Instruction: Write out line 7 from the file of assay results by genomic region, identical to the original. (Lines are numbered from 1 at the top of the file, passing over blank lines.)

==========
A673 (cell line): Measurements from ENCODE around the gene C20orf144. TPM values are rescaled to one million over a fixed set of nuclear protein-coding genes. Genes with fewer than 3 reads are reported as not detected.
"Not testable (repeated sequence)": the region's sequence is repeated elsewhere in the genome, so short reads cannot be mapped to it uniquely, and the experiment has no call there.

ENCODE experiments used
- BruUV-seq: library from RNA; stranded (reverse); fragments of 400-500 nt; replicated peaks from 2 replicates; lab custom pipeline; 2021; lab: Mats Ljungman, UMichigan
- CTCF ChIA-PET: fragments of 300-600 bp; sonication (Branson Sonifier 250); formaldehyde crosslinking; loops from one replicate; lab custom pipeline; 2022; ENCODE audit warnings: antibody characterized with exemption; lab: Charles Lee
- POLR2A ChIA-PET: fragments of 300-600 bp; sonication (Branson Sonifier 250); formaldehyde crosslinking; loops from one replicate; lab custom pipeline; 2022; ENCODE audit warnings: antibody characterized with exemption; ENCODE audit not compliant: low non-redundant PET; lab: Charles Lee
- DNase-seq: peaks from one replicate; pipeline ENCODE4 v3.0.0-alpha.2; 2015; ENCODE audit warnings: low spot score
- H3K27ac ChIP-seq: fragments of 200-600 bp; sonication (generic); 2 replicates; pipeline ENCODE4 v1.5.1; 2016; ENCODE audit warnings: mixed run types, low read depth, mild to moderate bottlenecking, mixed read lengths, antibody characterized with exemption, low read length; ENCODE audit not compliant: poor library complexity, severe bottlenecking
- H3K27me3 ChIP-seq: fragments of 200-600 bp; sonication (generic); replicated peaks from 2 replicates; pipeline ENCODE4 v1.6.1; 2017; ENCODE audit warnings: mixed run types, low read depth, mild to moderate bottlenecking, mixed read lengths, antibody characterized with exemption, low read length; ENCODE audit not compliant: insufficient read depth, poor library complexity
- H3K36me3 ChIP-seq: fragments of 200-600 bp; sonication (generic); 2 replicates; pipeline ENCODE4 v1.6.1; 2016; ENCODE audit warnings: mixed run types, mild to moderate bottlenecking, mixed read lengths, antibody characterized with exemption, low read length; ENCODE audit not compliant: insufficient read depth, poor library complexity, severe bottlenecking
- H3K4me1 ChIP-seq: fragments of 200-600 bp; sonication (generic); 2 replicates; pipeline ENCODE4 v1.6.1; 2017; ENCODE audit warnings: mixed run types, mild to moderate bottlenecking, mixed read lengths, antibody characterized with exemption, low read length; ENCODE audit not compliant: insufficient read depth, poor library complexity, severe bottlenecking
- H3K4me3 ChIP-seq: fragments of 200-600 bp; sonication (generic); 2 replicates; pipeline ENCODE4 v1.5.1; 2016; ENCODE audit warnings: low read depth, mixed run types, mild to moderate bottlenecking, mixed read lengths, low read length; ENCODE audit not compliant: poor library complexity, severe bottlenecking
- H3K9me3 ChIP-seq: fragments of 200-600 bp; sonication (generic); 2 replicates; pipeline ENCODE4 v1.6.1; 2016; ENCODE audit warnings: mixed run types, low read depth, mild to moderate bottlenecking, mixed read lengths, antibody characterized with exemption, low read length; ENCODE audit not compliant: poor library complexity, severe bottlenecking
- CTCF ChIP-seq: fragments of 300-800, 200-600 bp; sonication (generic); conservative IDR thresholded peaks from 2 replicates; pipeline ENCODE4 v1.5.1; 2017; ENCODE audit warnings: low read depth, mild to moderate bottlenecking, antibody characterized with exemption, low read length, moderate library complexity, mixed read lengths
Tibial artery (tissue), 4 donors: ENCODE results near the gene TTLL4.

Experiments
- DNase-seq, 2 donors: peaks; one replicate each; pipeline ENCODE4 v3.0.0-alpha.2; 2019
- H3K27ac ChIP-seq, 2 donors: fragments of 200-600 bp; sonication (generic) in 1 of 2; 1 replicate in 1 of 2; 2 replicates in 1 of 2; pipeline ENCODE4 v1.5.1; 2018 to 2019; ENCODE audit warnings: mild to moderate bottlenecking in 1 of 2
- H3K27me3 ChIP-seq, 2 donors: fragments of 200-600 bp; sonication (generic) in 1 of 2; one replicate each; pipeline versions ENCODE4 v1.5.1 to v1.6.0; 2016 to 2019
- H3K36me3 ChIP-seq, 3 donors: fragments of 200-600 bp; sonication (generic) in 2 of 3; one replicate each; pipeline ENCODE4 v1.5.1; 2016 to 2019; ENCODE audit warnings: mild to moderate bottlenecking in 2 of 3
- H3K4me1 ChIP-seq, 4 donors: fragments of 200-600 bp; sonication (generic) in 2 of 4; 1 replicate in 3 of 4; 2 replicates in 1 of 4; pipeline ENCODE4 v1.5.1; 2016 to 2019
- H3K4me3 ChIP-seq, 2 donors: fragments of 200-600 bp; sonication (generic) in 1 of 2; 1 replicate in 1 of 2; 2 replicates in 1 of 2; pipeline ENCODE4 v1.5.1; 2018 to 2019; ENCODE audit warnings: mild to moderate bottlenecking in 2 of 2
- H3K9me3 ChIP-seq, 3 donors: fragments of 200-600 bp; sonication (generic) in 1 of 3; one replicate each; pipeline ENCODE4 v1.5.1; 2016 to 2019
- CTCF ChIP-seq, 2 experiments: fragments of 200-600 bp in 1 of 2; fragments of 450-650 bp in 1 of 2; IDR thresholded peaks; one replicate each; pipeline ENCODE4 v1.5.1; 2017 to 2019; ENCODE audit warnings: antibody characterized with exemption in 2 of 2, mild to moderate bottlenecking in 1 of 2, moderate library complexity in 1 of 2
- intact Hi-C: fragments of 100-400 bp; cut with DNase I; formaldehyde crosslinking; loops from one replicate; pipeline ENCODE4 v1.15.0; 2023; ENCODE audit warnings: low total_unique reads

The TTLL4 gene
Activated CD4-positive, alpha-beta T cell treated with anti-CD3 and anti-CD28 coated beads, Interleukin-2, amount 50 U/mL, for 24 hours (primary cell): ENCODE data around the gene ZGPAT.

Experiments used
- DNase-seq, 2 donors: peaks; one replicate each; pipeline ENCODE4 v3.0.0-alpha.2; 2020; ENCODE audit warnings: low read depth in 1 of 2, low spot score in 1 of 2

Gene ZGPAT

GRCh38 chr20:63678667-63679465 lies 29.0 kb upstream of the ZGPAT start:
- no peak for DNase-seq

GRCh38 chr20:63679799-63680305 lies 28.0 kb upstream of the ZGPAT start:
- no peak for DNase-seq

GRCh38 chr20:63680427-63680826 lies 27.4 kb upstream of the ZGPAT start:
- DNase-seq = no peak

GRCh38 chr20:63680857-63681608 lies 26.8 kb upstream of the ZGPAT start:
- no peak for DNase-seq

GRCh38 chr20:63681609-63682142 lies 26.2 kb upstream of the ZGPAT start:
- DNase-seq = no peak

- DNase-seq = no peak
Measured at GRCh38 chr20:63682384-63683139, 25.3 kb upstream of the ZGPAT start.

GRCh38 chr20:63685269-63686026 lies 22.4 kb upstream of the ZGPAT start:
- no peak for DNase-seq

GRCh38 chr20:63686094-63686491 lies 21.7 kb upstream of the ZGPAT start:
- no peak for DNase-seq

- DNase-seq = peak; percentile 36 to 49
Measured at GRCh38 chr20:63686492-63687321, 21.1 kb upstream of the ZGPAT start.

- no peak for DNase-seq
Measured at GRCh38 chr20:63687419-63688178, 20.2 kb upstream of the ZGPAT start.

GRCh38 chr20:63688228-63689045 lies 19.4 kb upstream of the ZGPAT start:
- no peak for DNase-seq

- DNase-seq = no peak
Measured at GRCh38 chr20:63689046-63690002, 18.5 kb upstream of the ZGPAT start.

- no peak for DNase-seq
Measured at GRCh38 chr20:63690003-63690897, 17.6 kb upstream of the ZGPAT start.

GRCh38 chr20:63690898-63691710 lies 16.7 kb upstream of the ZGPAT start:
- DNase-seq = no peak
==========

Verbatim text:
- DNase-seq: peaks from one replicate; pipeline ENCODE4 v3.0.0-alpha.2; 2015; ENCODE audit warnings: low spot score